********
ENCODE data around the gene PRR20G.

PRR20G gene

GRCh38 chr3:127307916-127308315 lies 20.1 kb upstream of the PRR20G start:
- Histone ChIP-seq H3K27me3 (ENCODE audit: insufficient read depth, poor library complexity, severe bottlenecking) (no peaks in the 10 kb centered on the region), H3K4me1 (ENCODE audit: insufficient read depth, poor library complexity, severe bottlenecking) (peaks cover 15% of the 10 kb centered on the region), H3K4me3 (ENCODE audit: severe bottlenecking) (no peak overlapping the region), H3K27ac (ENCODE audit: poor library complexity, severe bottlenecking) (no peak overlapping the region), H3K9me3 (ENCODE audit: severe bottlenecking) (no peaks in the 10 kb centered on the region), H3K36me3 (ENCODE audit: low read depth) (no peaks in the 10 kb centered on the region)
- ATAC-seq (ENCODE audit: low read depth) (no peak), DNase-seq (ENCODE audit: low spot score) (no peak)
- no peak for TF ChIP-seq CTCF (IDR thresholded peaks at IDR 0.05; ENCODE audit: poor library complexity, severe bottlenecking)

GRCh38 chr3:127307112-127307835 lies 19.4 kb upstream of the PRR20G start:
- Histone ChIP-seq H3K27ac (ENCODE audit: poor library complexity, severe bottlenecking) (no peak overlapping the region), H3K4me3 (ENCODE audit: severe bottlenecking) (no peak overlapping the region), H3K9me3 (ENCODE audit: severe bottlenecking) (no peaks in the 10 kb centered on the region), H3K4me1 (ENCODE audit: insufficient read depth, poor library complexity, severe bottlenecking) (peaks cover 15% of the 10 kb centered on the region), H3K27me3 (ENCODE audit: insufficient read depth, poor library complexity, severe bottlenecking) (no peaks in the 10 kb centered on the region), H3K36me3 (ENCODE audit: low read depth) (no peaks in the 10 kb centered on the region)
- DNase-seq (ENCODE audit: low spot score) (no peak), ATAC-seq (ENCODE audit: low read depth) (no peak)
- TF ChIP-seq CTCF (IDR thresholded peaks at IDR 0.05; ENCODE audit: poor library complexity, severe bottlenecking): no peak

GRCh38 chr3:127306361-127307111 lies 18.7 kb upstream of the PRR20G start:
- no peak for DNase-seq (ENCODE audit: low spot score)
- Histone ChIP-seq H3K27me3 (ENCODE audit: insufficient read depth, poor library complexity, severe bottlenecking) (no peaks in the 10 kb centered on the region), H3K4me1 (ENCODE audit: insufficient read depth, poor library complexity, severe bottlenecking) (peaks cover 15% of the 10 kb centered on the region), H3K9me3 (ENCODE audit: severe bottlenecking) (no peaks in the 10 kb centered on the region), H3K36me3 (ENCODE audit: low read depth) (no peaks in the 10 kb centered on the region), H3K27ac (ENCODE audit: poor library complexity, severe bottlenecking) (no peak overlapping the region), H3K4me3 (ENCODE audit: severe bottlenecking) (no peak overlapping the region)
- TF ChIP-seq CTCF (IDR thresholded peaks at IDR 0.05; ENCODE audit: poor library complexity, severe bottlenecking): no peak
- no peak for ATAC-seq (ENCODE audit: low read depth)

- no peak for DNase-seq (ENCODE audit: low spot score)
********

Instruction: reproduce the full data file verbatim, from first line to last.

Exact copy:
ENCODE data around the gene PRR20G.

PRR20G gene

GRCh38 chr3:127307916-127308315 lies 20.1 kb upstream of the PRR20G start:
- Histone ChIP-seq H3K27me3 (ENCODE audit: insufficient read depth, poor library complexity, severe bottlenecking) (no peaks in the 10 kb centered on the region), H3K4me1 (ENCODE audit: insufficient read depth, poor library complexity, severe bottlenecking) (peaks cover 15% of the 10 kb centered on the region), H3K4me3 (ENCODE audit: severe bottlenecking) (no peak overlapping the region), H3K27ac (ENCODE audit: poor library complexity, severe bottlenecking) (no peak overlapping the region), H3K9me3 (ENCODE audit: severe bottlenecking) (no peaks in the 10 kb centered on the region), H3K36me3 (ENCODE audit: low read depth) (no peaks in the 10 kb centered on the region)
- ATAC-seq (ENCODE audit: low read depth) (no peak), DNase-seq (ENCODE audit: low spot score) (no peak)
- no peak for TF ChIP-seq CTCF (IDR thresholded peaks at IDR 0.05; ENCODE audit: poor library complexity, severe bottlenecking)

GRCh38 chr3:127307112-127307835 lies 19.4 kb upstream of the PRR20G start:
- Histone ChIP-seq H3K27ac (ENCODE audit: poor library complexity, severe bottlenecking) (no peak overlapping the region), H3K4me3 (ENCODE audit: severe bottlenecking) (no peak overlapping the region), H3K9me3 (ENCODE audit: severe bottlenecking) (no peaks in the 10 kb centered on the region), H3K4me1 (ENCODE audit: insufficient read depth, poor library complexity, severe bottlenecking) (peaks cover 15% of the 10 kb centered on the region), H3K27me3 (ENCODE audit: insufficient read depth, poor library complexity, severe bottlenecking) (no peaks in the 10 kb centered on the region), H3K36me3 (ENCODE audit: low read depth) (no peaks in the 10 kb centered on the region)
- DNase-seq (ENCODE audit: low spot score) (no peak), ATAC-seq (ENCODE audit: low read depth) (no peak)
- TF ChIP-seq CTCF (IDR thresholded peaks at IDR 0.05; ENCODE audit: poor library complexity, severe bottlenecking): no peak

GRCh38 chr3:127306361-127307111 lies 18.7 kb upstream of the PRR20G start:
- no peak for DNase-seq (ENCODE audit: low spot score)
- Histone ChIP-seq H3K27me3 (ENCODE audit: insufficient read depth, poor library complexity, severe bottlenecking) (no peaks in the 10 kb centered on the region), H3K4me1 (ENCODE audit: insufficient read depth, poor library complexity, severe bottlenecking) (peaks cover 15% of the 10 kb centered on the region), H3K9me3 (ENCODE audit: severe bottlenecking) (no peaks in the 10 kb centered on the region), H3K36me3 (ENCODE audit: low read depth) (no peaks in the 10 kb centered on the region), H3K27ac (ENCODE audit: poor library complexity, severe bottlenecking) (no peak overlapping the region), H3K4me3 (ENCODE audit: severe bottlenecking) (no peak overlapping the region)
- TF ChIP-seq CTCF (IDR thresholded peaks at IDR 0.05; ENCODE audit: poor library complexity, severe bottlenecking): no peak
- no peak for ATAC-seq (ENCODE audit: low read depth)

- no peak for DNase-seq (ENCODE audit: low spot score)